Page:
Using Our Coastal Parks, Reserves and Foreshores

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Help us to understand how the community values our Coastal Parks, Reserves and Foreshores

We are very fortunate to have a long and beautiful coastline. The coast and the ocean are absolutely central to our lifestyle, identity and economy.

Also important are our coastal parks, reserves and foreshores – through which we get to the coast and the ocean, and which in their own right are also central to our lifestyle, identity and economy. Coastal parks, reserves and foreshores also play a valuable role in protecting our homes and infrastructure from coastal erosion and flooding, as well as being a home for native plants and animals.


Management plans for the future

The City has developed plans that guide the management of most of our coastal parks, reserves and foreshores. Many of those plans, though, were developed ten or more years ago, and they are due for review.

To inform those reviews and to help guide management of our coastal parks, reserves and foreshores into the future, this survey has been developed to obtain information about how people use the coast and coastal land, and what people consider to be most valuable about those places.


Share your thoughts

In this survey, the coast has been split into a number of sections, and you can choose which sections of the coast you comment on. There are some areas of the City’s coast not included in the survey, mostly because they have more recent management plans and/or have a clear and distinct character. The areas not included are the Forrest Beach area, the Central Busselton Foreshore area, and the Cape Naturaliste and western coastline, beyond Dunsborough (and which includes Meelup Regional Park, the Leeuwin-Naturaliste National Park, as well as the settlements of Eagle Bay, Bunker Bay, Yallingup and Smiths Beach).


We look forward to your feedback, which we are sure will be of great assistance to the City in guiding future management of our coast.

Submissions close: Sunday 13 September

Help us to understand how the community values our Coastal Parks, Reserves and Foreshores

We are very fortunate to have a long and beautiful coastline. The coast and the ocean are absolutely central to our lifestyle, identity and economy.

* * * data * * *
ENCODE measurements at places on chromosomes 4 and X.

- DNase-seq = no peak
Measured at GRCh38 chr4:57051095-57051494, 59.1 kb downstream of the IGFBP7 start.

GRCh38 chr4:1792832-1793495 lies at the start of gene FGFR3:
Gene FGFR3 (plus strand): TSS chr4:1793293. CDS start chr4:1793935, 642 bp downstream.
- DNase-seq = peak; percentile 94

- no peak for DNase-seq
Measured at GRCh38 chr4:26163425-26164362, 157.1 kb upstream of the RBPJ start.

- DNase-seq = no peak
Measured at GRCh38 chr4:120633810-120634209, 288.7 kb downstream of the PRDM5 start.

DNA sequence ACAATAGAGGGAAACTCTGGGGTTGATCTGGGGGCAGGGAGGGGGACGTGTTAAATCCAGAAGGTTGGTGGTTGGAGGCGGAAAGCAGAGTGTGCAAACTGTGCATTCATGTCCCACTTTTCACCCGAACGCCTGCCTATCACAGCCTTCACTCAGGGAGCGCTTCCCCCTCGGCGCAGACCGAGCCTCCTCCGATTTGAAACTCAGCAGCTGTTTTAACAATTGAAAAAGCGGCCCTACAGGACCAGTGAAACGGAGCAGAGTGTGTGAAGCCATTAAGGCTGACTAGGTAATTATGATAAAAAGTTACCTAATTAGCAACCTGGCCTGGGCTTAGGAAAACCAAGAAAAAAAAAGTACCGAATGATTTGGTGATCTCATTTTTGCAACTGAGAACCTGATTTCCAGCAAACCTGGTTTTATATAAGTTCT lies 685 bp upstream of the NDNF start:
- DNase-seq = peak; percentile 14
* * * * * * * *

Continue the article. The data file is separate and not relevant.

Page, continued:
Also important are our coastal parks, reserves and foreshores – through which we get to the coast and the ocean, and which in their own right are also central to our lifestyle, identity and economy. Coastal parks, reserves and foreshores also play a valuable role in protecting our homes and infrastructure from coastal erosion and flooding, as well as being a home for native plants and animals.


Management plans for the future

The City has developed plans that guide the management of most of our coastal parks, reserves and foreshores. Many of those plans, though, were developed ten or more years ago, and they are due for review.

To inform those reviews and to help guide management of our coastal parks, reserves and foreshores into the future, this survey has been developed to obtain information about how people use the coast and coastal land, and what people consider to be most valuable about those places.


Share your thoughts

In this survey, the coast has been split into a number of sections, and you can choose which sections of the coast you comment on. There are some areas of the City’s coast not included in the survey, mostly because they have more recent management plans and/or have a clear and distinct character. The areas not included are the Forrest Beach area, the Central Busselton Foreshore area, and the Cape Naturaliste and western coastline, beyond Dunsborough (and which includes Meelup Regional Park, the Leeuwin-Naturaliste National Park, as well as the settlements of Eagle Bay, Bunker Bay, Yallingup and Smiths Beach).


We look forward to your feedback, which we are sure will be of great assistance to the City in guiding future management of our coast.

Submissions close: Sunday 13 September